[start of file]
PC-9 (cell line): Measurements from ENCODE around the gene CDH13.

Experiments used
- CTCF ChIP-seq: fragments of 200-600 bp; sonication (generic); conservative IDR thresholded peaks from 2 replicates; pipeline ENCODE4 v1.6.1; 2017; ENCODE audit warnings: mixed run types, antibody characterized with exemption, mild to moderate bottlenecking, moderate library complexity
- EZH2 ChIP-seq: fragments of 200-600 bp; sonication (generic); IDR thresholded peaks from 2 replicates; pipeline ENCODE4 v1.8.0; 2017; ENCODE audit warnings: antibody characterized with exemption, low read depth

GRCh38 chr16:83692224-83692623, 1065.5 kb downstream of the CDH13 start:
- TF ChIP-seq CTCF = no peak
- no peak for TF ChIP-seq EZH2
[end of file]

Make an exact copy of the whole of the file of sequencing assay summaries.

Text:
PC-9 (cell line): Measurements from ENCODE around the gene CDH13.

Experiments used
- CTCF ChIP-seq: fragments of 200-600 bp; sonication (generic); conservative IDR thresholded peaks from 2 replicates; pipeline ENCODE4 v1.6.1; 2017; ENCODE audit warnings: mixed run types, antibody characterized with exemption, mild to moderate bottlenecking, moderate library complexity
- EZH2 ChIP-seq: fragments of 200-600 bp; sonication (generic); IDR thresholded peaks from 2 replicates; pipeline ENCODE4 v1.8.0; 2017; ENCODE audit warnings: antibody characterized with exemption, low read depth

GRCh38 chr16:83692224-83692623, 1065.5 kb downstream of the CDH13 start:
- TF ChIP-seq CTCF = no peak
- no peak for TF ChIP-seq EZH2